I won't address the millennial, crybaby generation. It's honestly not their fault. There wasn't a time line where babies were suddenly born with a gene that made them extremely sensitive to words, change beyond their control, and life in general. No, there's another generation to blame. I'm addressing my generation, Gen-X. We are to blame for this entire generation of safe-spaces, cry-ins, and generic, vanilla language that is being shoved down our throats.
Crap! I said vanilla. That's racist, somehow, I'm sure.
Somewhere along the way Gen-Xers have single handedly produced an easily offended and weak generation. We've done this with our over coddling, helicopter parenting, and over sheltering. Allow me to prove my point.
When my own children were in grade school I lived in a neighborhood where all the families were close and our children ran between the houses daily. Having come from a small town, Texas background, I raised my kids much like the way I was raised: To be tough and strong because life sometimes throws you curve balls. However, in this affluent, suburb I quickly learned that my kids and my parenting style was severely antiquated.
One mom kindly purchased my kids helmets for when they rode bikes with the other kids. My kids and I had a good laugh about that one and they never wore the helmets. There was a tire swing in the park near our home and one day a big brother was spinning a younger brother too fast. The next thing we heard was a scolding unlike anything I'd heard from these soft spoken moms, and the big brother was sent home to go "think about what he had done" while little brother (who was laughing hysterically) was forced to sit at Mom's feet until he stopped being dizzy. I mean, I can understand the fear of allowing dizzy kids to walk around a playground! Just kidding...I actually didn't know what emotion I felt more: Pissed off for the kid whose mother just ruined a perfectly hilarious moment with his brother, or sadness for the mother that was wound up so tight with fear and the need for control that she couldn't just let her children play.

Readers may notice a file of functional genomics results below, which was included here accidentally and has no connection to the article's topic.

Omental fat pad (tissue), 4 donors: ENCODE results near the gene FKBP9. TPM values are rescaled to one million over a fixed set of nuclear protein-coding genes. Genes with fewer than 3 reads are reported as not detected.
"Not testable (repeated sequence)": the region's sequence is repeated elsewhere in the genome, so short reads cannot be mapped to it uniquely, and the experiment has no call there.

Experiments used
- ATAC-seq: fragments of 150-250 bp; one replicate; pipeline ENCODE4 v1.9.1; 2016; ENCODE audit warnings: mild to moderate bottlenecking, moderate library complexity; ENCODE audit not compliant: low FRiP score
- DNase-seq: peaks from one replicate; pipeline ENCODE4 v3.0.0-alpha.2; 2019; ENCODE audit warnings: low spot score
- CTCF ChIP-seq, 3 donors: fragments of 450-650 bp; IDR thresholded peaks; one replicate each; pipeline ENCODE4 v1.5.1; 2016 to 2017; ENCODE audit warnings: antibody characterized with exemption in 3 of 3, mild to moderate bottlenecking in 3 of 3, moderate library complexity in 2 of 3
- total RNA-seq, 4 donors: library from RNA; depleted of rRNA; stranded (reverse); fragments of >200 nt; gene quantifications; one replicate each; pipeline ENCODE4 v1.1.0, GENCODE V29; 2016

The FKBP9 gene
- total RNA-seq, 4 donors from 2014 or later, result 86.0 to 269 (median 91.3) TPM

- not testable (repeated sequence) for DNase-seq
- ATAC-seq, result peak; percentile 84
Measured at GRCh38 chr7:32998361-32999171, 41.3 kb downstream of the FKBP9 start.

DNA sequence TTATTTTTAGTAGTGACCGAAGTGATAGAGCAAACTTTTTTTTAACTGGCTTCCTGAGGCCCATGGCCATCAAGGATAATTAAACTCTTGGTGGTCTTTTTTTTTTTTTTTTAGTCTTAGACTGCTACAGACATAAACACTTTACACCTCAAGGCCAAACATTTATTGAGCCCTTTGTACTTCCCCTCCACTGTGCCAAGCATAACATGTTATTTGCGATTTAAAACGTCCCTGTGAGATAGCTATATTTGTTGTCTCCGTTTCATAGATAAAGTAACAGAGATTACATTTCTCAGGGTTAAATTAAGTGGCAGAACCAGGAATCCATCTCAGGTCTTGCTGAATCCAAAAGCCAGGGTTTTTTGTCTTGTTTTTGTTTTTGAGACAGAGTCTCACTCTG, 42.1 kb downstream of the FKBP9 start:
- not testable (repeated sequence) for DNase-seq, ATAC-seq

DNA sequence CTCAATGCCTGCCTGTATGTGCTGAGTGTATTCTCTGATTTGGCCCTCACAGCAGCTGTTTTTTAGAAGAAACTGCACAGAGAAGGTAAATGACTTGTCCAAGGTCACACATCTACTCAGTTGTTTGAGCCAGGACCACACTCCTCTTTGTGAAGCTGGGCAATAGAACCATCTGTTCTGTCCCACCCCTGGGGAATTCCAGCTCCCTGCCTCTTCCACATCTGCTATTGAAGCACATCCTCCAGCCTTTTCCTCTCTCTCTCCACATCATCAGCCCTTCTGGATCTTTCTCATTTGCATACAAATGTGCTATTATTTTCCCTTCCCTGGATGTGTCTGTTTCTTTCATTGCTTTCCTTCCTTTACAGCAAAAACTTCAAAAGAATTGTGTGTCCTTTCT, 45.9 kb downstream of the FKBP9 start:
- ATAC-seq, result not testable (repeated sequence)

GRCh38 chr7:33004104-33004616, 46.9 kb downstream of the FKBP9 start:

And we forget that these children grow up. They step into the grownup world after 18 years of being protected from this same world and we expect them to just acclimate immediately, just as we did. But we had parents that prepared us and allowed us to experience some pain, disappointment, and even failure. Gen-Xers are doing our children grave injustices by sending them out into the world so ill prepared. Our own parents would be, and probably are, so embarrassed and disappointed in our parenting techniques.
WE are the reason our millennial children are easily offended by an even larger assortment of words than are necessarily offensive. WE are the reason our millennial children need to be entertained, even at work, constantly or they lose interest and move on without a moment's thought. WE are the reason our millennial children walk away from relationships when they become too hard.
And yet, we are the ones who bitch the most about this "damn millennial generation ruining our country with their sensitivities and feelings." Aren't we the actual ones to blame for the actual pussification of this next generation?
To my millennial generation:
Ignore how you've been raised. You don't need to be coddled from the dangers of the world or protected from words. You are actually stronger than what you've been led to believe.
Words CANNOT kill you, defeat you, or do anything more than WHAT YOU ALLOW THEM TO DO. You actually don't need "safe spaces" and, furthermore, it is a tremendous sign of weakness in anyone who does. Safe spaces should be reserved for those who are victims of real dangers and tragedies such as abuse, neglect, bullying, and other legitimately harmful situations. Please stop equating an election result to someone who actually lives in a hostile environment daily.
So to my Gen-Xers, thank you for producing an entire generation of Peter Pans. And to you Millennials, reach down, deep inside and just choose to be strong, even in the face of offensive or hard things, and just...grow...up.